A Tale of Sacco’s and Societies Looting from Poor and Unsuspecting Kenyans
After President Uhuru Kenyatta signed into law the Banking Amendment Act of 2015 which among other things capped the interest rates from the commercial banks in Kenya, many lenders were shaken off balance and some customers shunned away from taking loans from them despite the low interest rates.
As the saying goes, one man’s meat is another man’s poison, the poison of commercial banks was the meat of Sacco’s. Many people joined Sacco’s in terms of investments and undertaking of the loans. People embraced Sacco’s because Sacco’s have a much lower interest rates as compared to commercial banks.
The coming up of many Sacco’s has been both a blessing and a curse. A blessing because most Kenyans go a place they could invest and get loans at low interest rates. It has become a curse because some of the societies have turned into dens of criminals, looting and stealing from poor and unsuspecting Kenyans.
According to Africa Centre for Human and Civil Rights, there are some Sacco’s and societies in the country that have become fraudulent and have continued to con innocent Kenyans. According to a report by a task force headed by Mr. Francis Nyenze, the minority leader in the National Assembly, 248,784 Kenyans investors have lost over Sh8 billion to 270 fraudulent schemes in the last 5 years.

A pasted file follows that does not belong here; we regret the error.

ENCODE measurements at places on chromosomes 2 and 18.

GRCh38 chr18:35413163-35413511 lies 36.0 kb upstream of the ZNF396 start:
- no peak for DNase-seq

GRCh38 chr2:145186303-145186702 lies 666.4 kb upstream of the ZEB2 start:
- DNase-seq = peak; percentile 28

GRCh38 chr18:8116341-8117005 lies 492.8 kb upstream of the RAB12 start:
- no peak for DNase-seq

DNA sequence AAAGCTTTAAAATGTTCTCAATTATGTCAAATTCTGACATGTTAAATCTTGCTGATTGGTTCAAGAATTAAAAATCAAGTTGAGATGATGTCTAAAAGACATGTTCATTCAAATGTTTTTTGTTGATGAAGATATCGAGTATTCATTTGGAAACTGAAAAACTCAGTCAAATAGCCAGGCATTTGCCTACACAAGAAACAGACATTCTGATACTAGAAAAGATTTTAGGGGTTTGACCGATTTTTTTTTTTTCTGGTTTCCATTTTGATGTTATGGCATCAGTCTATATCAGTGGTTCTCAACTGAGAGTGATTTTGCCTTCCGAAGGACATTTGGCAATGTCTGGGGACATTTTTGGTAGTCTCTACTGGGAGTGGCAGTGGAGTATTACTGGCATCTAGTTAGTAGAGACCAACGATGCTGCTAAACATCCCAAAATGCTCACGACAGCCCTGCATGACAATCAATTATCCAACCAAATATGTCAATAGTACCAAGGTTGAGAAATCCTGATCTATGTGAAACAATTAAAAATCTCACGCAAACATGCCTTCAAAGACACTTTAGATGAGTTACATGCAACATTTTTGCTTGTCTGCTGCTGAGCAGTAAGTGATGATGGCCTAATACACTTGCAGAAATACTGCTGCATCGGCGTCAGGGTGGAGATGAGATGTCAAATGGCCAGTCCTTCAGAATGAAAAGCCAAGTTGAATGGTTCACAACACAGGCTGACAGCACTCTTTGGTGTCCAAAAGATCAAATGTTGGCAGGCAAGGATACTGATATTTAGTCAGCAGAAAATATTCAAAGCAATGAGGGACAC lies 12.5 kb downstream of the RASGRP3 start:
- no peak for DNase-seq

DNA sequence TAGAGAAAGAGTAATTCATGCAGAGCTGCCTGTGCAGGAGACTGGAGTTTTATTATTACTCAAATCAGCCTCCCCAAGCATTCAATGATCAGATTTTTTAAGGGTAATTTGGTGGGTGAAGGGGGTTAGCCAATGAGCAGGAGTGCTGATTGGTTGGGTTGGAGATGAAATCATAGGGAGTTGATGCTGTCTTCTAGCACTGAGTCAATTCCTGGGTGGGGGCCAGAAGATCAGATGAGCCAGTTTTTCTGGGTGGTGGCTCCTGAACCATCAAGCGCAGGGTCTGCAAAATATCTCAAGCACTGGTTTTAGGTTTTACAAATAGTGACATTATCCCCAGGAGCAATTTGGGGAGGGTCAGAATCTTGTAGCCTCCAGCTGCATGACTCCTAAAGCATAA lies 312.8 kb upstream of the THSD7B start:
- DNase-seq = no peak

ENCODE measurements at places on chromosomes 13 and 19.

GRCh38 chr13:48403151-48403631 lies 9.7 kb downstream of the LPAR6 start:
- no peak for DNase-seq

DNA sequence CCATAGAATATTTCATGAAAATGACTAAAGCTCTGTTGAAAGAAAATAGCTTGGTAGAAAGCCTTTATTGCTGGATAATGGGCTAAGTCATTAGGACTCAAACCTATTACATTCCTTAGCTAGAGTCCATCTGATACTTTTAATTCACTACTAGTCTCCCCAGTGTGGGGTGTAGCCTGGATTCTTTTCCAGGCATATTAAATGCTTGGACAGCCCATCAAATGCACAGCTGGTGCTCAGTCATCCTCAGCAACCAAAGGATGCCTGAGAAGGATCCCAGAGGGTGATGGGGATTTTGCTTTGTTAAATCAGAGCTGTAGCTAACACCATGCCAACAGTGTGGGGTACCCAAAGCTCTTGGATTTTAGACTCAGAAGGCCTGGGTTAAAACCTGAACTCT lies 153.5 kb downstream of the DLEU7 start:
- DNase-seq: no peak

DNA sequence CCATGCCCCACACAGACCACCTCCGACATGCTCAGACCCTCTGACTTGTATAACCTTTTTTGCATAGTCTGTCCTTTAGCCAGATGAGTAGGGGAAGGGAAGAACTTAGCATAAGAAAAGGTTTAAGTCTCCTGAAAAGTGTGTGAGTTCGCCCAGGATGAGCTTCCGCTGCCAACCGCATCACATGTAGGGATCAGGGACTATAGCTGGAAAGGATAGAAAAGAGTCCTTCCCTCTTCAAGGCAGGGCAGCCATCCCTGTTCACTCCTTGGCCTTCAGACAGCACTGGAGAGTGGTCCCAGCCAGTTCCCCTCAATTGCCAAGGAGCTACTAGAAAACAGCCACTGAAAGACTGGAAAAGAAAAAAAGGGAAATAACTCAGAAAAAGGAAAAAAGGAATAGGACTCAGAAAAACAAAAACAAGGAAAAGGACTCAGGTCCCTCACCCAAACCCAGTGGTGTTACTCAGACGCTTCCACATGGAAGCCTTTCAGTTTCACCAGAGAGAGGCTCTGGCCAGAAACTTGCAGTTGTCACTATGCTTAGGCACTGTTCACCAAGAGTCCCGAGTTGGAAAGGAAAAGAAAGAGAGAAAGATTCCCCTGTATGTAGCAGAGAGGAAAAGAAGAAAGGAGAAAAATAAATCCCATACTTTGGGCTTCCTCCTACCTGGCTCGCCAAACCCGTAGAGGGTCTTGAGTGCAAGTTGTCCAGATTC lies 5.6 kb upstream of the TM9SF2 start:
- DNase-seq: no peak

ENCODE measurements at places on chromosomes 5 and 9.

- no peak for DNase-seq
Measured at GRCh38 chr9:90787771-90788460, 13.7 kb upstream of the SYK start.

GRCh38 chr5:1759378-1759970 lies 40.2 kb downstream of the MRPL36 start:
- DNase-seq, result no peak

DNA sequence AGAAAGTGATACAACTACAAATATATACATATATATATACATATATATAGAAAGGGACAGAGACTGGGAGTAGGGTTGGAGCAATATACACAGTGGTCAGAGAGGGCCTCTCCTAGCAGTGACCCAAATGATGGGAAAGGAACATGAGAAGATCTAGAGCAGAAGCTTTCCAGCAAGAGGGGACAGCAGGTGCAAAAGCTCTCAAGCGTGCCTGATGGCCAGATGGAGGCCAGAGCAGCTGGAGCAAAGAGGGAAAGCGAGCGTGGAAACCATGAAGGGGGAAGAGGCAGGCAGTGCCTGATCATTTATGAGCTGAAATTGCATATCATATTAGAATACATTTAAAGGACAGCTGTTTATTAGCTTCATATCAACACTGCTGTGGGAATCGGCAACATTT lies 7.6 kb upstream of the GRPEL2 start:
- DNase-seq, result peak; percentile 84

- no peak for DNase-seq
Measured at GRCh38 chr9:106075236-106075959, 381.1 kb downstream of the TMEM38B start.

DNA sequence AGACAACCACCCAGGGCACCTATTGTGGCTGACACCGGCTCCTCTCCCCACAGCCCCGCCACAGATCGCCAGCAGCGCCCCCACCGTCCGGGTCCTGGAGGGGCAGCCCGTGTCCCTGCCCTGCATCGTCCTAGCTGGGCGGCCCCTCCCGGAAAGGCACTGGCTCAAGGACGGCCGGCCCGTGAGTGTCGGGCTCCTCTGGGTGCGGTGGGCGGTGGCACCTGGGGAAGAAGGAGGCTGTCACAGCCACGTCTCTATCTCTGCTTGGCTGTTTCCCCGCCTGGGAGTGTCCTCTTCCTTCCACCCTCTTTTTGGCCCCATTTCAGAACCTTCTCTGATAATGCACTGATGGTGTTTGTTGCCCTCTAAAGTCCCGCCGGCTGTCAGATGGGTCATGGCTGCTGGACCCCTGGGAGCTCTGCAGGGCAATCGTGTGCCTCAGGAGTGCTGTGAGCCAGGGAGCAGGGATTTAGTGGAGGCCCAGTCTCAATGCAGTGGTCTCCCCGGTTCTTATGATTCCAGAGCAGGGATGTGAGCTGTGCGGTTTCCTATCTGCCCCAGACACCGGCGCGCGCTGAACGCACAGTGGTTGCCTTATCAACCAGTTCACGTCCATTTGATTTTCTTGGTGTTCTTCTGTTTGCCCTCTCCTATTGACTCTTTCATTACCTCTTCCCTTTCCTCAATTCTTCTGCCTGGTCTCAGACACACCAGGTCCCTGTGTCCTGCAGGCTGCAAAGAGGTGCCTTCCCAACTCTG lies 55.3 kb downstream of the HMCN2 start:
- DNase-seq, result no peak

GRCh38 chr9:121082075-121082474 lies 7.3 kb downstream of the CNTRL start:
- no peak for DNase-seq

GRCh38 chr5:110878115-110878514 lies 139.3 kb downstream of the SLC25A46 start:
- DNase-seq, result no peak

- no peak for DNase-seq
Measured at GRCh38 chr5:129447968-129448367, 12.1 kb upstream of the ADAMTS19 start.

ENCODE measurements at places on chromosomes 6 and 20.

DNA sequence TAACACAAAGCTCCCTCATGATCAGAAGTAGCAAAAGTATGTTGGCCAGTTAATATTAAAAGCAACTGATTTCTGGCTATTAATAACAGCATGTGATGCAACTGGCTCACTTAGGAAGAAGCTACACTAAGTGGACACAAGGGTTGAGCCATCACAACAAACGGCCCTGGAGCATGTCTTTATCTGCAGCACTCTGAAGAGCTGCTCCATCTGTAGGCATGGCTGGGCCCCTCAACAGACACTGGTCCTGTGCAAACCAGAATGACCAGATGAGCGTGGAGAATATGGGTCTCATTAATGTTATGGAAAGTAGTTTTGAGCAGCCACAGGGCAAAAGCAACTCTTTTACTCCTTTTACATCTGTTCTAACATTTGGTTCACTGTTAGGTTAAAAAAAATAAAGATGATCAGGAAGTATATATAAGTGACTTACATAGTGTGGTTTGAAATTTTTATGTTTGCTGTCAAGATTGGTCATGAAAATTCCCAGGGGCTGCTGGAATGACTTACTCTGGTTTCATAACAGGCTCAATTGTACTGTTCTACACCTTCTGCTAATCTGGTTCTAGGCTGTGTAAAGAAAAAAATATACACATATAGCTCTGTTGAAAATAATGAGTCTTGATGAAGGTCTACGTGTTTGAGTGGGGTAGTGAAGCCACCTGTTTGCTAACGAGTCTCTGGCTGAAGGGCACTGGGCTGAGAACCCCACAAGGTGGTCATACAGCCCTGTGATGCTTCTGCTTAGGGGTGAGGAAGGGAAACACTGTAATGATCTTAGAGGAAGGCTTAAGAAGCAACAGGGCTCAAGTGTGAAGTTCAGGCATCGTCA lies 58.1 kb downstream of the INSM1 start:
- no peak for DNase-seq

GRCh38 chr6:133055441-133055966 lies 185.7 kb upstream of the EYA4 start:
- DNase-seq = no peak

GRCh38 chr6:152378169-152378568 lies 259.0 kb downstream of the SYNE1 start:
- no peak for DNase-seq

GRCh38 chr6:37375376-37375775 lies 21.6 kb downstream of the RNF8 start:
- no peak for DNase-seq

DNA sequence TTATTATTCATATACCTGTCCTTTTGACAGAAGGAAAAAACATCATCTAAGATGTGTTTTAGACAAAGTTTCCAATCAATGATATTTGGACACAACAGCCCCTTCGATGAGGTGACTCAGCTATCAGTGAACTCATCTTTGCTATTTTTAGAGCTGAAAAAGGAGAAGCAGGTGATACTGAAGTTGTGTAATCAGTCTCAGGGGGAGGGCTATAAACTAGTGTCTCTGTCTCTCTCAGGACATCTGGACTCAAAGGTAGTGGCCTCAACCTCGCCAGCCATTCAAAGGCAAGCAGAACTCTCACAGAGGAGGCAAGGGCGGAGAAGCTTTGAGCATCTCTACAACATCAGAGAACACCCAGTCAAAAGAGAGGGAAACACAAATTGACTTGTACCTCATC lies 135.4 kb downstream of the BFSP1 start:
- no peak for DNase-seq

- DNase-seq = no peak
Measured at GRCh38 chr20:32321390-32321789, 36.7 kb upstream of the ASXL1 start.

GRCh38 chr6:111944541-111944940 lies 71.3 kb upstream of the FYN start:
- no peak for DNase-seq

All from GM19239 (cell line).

According to the report, more than 270 Sacco’s and societies are involved in this scan of defrauding Kenyans but what is of concern is that no single individual of the individuals running these companies has been brought to book and charged in a court of law.
The government is yet to implement the 2008 Sacco Societies Act which among other things was set to cushion Kenyans against unscrupulous conmen who are masquerading as Sacco’s and societies.
The Africa Centre for Human and Civil Rights has singled out two Sacco’s that they alleged are swindling millions from their unsuspecting Kenyans. These Sacco’s are Gakuyo Real Estate and Ekeza Sacco. Gakuyo for instance, according to Africa Centre for Human and Civil Rights, runs an account called Gakuyo Zero Deposit Account where unsuspecting customers deposit 20,000 shillings and promised 2 or 3-bedroom house in a project that does not exist. It is said that over 7000 people have deposited to the account.
Ekeza on the other hand has Ekeza Individual Account which now has over 70,000 members and people are told that after depositing for six months, one can get a loan that is 3 times the amount deposited without any security. Seriously? Is this even possible? Are Kenyans being conned in broad daylight? What should be done to stop this? It is time that the government acted on this issue.